The California Assembly earlier this week passed a bill that would revoke superintendents' ability to allow people to carry guns in school zones, prompting one lawmaker to spout off about something he apparently knows little about.
“Research shows allowing more guns in schools makes them less safe,” bill author Kevin McCarty bragged to the Associated Press.
In fact, research shows no such thing. According to John Lott, head of the Crime Prevention Research Center, McCarty’s bill is a solution looking for a problem.
“The simple fact is that there haven’t been any problems,” Lott wrote in an op-ed at ocregister.com. “Prior to the early 1990s, there were no state laws specifically restricting concealed carry on K-12 property. In 2015, when California became the first state in at least 40 years to pass a law restricting concealed carry on school grounds, no one could point to a single incident in California. That hasn’t changed in the last two years.”
Webinar Scheduled For California’s Draft “Assault Weapon” Regulation
If there’s one tried-and-true method to confound law-abiding gun owners, it’s to make regulations so confusing that they throw up their hands in disgust and wonder whether it’s even worth it. Enter California.
Last week, a draft copy of the state’s new “Assault Weapon” regulations was made available and can be viewed here. Draft regulations were submitted to the Office of Administrative Law (OAL) on May 15 as “file and print only,” and DOJ refused to release the text.
The NRA's legal team has begun reviewing these draft regulations, and will prepare an analysis and discuss the findings in a webinar set for Thursday at noon Pacific. For more information, check the California Stand and Fight website for updates.
Use Your Power!
California gun owners are encouraged to join in Thursday’s webinar. To pre-register,click here.
Hundreds Of Detroit Women Get Free Shooting Lessons
Six years ago, Rick Ector—a firearm trainer in Detroit—started an event called Legally Armed. Participants receive free training, including one-on-one instruction with an expert plus time at the shooting range.
“This is an event to see if owning a gun for personal protection is right for you,” Ector told the Detroit Free Press. “If it's not right for you, find some other means of protecting yourself.”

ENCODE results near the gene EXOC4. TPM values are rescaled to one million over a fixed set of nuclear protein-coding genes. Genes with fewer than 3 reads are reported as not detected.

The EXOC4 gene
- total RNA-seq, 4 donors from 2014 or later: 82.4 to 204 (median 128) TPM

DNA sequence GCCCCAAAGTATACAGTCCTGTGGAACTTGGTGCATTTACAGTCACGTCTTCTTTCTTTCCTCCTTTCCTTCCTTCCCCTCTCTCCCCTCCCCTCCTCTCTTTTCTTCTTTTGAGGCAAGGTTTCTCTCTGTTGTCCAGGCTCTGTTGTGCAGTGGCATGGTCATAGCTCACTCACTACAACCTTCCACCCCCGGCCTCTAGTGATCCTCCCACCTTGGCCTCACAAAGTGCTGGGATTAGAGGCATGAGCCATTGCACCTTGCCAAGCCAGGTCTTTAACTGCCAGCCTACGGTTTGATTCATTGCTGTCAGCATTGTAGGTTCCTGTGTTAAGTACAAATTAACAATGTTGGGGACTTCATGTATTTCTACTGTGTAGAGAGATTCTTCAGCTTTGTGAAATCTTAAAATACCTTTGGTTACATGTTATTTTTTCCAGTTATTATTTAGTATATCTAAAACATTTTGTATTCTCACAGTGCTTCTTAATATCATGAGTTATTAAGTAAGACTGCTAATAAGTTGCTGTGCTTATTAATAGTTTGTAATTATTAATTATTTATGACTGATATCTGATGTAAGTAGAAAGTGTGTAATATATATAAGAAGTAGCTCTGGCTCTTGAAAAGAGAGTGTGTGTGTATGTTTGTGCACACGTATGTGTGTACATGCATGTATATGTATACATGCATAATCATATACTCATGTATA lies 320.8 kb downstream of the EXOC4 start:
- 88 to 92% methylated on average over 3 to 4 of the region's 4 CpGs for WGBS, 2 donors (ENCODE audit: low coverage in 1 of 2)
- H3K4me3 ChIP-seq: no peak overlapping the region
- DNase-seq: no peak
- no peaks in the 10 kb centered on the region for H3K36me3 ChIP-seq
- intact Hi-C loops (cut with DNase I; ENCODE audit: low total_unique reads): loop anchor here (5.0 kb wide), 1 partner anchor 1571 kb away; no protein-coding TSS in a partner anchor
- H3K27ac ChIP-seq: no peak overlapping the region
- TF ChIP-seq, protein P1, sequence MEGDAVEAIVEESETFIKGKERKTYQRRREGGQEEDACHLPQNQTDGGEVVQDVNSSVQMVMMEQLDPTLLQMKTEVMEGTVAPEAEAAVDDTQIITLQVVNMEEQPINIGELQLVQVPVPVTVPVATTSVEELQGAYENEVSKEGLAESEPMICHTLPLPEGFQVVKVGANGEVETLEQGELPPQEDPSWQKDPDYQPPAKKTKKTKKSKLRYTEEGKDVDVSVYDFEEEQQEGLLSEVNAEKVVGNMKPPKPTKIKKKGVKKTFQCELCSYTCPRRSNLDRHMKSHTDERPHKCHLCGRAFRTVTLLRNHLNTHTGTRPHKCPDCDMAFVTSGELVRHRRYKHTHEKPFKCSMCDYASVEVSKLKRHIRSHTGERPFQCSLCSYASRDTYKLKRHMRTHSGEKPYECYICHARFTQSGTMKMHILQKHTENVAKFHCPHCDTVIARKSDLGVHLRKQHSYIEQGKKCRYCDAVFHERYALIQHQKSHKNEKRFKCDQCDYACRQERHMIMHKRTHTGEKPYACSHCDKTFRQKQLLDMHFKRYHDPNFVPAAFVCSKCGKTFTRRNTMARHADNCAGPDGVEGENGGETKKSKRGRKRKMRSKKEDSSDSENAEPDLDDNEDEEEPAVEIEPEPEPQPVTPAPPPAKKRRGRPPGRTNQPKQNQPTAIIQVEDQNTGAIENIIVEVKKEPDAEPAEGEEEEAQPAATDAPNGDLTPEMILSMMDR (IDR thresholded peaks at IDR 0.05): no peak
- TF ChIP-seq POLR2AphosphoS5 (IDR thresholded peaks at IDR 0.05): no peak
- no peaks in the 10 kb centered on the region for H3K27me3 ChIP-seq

Ector said that 700 women had registered for the most recent event, although the rainy weather likely took a toll. He estimates that roughly 600 showed up, including many first-time shooters, this past Sunday at Top Gun Shooting Sports.
“I live in a safe area, but you just never know,” attendee Claudia Gutierrez told the newspaper. She showed up at the urging of her husband. Others concurred with Gutierrez. “The world is getting so bad I have to defend myself,” stated Jackie Plascencia. Added Charlene Ybarra, “It’s rough out there.”
Florida Jogger Fatally Shoots Charging Dog
Lucky, a pit-bull mix, must have been feeling just that way when she escaped her home around 8:30 p.m. Wednesday. Unluckily for Lucky, she charged a neighborhood jogger who happened to be a concealed-carry permit holder—and who had his firearm.
Authorities in Deltona, Fla., say the man felt threatened when the dog charged him as he jogged past, so he drew his gun and fired at the dog, fatally striking it. The owner of the dog, Nancy Harmon, is outraged and wants the jogger “held accountable.” Harmon told WKMG News 6, “All my neighbors that have dogs. I want to tell them, be very careful because if your poor dog happens to get out and run outside, this man's going to come and shoot it down.”
However, police say no charges will be filed because the man was threatened and he has a license to carry his firearm.